ABDUCTION (2019) review


17 years after they co-starred – at the very beginning of their respective careers – in one of the worst films of all time, Tsui Hark’s Black Mask 2: City of Masks, Scott Adkins and Andy On are back together, this time in a Chinese straight-to-vod executive-produced by Roger Corman, no less. Behind the camera is Ernie Barbarash, whose output includes the bad (Cuba Gooding Jr vehicle Hardwired), the middling (Jean-Claude Van Damme vehicles Assassination Games and Pound of Flesh) and the solid (Michael Jai White vehicle Falcon Rising and another JCVD, Six Bullets). Fortunately, Abduction falls into the latter category. It follows Quinn (Scott Adkins) a man who following the kidnapping of his daughter in 1985, wakes up in 2018 Saigon, having not aged one bit, and with vague recollections of fighting inter-dimensional beings. To find his daughter, he teams up with Conner (Andy On), a soldier turned enforcer whose wife was just abducted by the same beings, and with Anna (Truong Ngoc Anh), a doctor who’s the only one to believe them.

With its unpolished screenplay, cheap locations (downtown Saigon and some abandoned warehouses), inconsistent cinematography, cheesy CGI and brazen use of bright green hues to signify the otherworldly, Abduction has the unmistakable – and oddly comforting – feel of an early-2000s straight-to-DVD. Yet for all its limited means and ambitions, it’s a solidly entertaining little thriller that keeps scoring minor victories. Adkins and On’s low-key but sturdy chemistry is one of them: the two of them are among the finest screen fighters working today, and both growing as actors. The former in particular is on very fine form here, displaying heretofore unsuspected comedic skills: he’s always been fine at deadpan and punchlines, but to see him wandering wild-eyed around Saigon, creeping out passers-by by angrily stuttering at them, or repeatedly slapping himself while trying to explain his plight to a doctor, is a novel and welcome sight. We’re used to thrill at the perfection of his martial arts delivery, but now he can make us laugh too?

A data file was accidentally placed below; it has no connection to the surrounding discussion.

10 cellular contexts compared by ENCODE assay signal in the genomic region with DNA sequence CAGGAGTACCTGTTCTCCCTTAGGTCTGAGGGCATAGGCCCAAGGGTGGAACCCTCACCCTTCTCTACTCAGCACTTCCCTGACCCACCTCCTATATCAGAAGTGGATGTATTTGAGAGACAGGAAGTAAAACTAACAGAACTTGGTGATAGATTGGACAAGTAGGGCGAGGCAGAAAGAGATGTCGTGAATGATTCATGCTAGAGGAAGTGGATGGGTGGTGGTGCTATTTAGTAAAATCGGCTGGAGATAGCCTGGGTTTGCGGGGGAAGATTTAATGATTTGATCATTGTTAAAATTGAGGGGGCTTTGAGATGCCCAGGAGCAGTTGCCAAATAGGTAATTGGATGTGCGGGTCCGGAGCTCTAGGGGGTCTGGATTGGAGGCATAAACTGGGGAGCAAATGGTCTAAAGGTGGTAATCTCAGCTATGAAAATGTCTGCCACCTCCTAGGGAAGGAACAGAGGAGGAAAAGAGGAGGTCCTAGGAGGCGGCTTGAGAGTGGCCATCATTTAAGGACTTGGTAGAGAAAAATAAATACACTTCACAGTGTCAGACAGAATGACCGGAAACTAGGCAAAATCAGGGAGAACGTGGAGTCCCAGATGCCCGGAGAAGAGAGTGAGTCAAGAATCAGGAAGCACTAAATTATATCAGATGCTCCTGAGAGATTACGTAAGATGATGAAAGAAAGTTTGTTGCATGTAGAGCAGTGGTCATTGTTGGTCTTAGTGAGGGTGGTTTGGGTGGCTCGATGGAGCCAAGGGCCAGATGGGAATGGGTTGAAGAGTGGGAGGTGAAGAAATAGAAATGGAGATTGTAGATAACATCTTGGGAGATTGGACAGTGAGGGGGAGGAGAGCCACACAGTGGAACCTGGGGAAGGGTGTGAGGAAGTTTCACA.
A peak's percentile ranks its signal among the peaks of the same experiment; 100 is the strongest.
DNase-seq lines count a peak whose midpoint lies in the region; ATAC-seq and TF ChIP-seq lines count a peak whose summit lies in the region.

Martial arts, by the way, are copious and choreographed with typical excellence by Tim Man. Both Adkins and On get many opportunities to shine (On in particular gets to dispose of a dozen henchmen across stairs and hallways in glorious fashion), until they face off against each other at the film’s climax, a fine match-up that’s over too soon but nevertheless does them both justice. Ernie Barbarash captures the plentiful scuffles unobtrusively. The plot is consistently cheesy but modestly engaging, playing like a crossover between an episode from The 4th Dimension and one from Métal Hurlant, with an inspiredly disturbing coda.

Long Story Short: A cheesy but solidly entertaining and occasionally surprising little thriller that benefits a lot from the sturdy presence of Scott Adkins and Andy On. ***

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  1. ashiusx

     /  May 4, 2019

    LOL, I can’t believe you called ”Black Mask 2: City of Masks”, one of the worst films of all time. It has been years since I’ve seen it but I remember enjoying somewhat as a dumb b movie as a kid. It was definitely a step down compared to the first one which wasn’t even good in the first place.

    • Haha if you watch Black Mask 2 again, let me know if you think it holds up from your memory. I have a feeling you won’t enjoy it that much as a grown-up ^^.


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